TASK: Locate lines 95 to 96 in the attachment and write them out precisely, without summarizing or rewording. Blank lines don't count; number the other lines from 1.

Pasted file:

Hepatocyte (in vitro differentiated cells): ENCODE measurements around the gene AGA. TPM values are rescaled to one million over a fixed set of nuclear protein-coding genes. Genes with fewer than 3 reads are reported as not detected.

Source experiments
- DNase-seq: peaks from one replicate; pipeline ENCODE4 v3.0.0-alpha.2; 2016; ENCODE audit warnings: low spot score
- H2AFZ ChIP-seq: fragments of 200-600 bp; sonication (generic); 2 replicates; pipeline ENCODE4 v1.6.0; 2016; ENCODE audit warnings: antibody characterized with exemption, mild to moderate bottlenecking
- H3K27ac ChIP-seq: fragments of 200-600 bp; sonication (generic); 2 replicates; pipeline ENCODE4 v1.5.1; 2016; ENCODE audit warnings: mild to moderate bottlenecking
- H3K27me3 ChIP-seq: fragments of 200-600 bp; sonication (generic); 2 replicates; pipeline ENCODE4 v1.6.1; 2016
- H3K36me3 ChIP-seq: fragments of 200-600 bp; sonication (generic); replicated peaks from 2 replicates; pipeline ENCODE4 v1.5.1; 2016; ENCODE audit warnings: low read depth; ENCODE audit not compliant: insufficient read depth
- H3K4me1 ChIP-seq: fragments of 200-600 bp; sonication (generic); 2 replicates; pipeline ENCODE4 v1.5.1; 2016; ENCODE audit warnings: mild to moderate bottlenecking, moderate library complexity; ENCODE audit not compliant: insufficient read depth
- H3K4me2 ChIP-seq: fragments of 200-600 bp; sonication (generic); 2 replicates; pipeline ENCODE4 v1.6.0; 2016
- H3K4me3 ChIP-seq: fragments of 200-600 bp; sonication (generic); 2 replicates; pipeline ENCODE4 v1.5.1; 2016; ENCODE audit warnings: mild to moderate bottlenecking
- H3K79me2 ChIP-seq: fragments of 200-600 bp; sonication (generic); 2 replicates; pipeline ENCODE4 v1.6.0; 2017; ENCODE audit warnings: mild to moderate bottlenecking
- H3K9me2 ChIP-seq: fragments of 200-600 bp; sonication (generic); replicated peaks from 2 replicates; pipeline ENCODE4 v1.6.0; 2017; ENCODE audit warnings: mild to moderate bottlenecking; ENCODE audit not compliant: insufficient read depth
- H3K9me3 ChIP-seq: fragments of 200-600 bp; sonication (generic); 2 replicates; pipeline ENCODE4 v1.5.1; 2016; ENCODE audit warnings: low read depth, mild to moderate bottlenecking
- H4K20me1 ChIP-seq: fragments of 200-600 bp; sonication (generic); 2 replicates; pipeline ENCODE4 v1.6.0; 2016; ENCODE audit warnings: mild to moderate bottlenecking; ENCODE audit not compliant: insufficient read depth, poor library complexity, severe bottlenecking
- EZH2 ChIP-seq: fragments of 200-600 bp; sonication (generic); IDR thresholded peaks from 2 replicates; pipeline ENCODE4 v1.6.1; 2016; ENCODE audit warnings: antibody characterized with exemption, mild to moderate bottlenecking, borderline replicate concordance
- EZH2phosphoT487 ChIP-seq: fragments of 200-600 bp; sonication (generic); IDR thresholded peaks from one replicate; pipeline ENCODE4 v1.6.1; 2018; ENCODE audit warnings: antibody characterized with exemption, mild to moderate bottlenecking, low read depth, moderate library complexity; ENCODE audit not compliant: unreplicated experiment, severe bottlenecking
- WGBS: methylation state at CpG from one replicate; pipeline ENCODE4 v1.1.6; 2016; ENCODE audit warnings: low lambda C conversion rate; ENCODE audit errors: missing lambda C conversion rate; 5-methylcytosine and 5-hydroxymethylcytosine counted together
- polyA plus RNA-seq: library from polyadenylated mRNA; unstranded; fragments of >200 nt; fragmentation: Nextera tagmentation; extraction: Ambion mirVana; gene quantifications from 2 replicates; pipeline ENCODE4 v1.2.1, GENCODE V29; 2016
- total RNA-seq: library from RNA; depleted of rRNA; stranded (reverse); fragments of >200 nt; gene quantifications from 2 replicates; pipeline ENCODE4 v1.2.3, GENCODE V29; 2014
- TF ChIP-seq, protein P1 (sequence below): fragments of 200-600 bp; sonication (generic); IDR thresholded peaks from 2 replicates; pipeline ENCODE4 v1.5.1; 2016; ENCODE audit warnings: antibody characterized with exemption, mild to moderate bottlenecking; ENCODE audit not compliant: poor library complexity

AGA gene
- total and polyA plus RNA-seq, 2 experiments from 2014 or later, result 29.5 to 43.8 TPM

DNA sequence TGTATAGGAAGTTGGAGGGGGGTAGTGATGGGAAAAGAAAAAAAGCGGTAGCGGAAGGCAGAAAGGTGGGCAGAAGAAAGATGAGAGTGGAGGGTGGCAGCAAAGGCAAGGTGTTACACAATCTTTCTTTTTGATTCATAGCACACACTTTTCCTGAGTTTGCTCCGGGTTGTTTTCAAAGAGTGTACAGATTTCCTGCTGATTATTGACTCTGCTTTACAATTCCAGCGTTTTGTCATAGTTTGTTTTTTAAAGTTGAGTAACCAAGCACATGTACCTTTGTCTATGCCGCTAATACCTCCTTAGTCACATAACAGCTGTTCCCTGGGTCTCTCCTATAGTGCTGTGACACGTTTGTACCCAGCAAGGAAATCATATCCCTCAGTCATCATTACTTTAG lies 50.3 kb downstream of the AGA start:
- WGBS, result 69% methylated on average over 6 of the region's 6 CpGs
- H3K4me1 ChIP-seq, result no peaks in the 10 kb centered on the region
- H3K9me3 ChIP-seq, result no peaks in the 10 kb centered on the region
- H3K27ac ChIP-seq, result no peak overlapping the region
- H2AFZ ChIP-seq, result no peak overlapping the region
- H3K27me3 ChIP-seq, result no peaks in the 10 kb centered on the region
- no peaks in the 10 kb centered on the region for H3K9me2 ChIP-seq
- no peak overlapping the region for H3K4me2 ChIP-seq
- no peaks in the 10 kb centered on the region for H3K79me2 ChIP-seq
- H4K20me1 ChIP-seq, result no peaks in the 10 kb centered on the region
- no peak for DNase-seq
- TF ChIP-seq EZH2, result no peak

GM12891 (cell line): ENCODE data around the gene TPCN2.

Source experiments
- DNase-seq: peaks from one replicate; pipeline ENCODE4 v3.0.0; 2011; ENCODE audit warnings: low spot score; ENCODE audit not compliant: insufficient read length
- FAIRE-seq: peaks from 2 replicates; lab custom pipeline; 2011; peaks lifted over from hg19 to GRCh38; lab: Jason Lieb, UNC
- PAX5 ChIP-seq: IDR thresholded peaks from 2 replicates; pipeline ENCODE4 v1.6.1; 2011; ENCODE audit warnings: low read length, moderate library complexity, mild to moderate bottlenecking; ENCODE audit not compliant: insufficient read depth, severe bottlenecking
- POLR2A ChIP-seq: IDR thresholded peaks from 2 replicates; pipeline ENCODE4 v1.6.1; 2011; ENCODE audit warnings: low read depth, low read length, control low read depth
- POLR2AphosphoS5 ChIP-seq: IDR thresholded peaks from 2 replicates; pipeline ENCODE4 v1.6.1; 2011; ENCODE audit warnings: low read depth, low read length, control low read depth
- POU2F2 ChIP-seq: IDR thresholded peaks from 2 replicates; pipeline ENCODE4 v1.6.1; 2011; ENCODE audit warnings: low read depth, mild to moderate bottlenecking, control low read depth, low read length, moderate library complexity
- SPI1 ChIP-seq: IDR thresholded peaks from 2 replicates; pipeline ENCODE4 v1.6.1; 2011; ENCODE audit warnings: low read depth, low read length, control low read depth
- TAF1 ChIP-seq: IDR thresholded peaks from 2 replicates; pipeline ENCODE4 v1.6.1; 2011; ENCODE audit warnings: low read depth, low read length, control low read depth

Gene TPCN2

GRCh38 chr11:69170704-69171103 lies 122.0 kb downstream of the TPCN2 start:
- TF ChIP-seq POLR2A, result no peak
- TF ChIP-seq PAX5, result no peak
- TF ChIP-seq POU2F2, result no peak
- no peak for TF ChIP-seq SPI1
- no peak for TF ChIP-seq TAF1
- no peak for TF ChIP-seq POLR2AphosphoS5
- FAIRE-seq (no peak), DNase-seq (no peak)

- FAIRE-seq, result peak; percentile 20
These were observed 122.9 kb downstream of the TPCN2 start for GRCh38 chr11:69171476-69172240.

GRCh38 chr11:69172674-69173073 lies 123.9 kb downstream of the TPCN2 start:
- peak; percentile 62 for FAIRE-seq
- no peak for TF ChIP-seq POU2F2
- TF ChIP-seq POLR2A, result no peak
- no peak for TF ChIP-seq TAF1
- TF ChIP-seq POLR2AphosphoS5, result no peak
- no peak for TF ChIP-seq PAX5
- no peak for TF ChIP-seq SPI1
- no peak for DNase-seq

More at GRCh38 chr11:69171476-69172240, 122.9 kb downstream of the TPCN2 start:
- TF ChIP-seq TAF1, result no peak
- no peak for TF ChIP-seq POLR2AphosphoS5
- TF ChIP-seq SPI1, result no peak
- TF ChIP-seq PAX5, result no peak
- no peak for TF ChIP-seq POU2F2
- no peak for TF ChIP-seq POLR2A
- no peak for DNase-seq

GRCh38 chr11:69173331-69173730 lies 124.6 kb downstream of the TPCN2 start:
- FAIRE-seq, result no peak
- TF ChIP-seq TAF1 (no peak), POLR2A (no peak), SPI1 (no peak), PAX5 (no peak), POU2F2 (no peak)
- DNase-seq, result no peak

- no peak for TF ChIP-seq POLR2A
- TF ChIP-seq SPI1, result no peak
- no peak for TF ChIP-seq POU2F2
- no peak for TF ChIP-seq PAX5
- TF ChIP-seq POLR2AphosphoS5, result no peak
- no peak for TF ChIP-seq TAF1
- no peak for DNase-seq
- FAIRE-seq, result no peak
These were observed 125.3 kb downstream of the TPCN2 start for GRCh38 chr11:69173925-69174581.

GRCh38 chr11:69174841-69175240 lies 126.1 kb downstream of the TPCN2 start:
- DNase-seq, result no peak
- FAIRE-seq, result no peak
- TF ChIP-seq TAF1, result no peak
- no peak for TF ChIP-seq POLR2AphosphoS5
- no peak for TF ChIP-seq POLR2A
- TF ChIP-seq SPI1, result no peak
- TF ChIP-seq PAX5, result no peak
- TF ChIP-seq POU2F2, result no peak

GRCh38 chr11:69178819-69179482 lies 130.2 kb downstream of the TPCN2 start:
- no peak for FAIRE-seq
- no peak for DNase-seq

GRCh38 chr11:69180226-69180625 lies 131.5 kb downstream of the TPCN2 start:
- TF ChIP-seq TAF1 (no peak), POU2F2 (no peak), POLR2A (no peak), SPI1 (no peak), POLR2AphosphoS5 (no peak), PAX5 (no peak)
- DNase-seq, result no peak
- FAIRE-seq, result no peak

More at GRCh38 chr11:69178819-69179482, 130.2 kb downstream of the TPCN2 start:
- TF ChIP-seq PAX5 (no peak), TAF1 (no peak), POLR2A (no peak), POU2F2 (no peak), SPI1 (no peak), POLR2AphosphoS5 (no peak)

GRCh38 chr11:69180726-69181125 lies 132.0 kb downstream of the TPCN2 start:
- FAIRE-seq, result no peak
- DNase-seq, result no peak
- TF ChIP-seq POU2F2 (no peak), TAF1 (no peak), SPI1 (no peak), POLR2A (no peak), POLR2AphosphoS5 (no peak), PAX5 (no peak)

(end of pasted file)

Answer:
- TF ChIP-seq POU2F2, result no peak

GRCh38 chr11:69178819-69179482 lies 130.2 kb downstream of the TPCN2 start: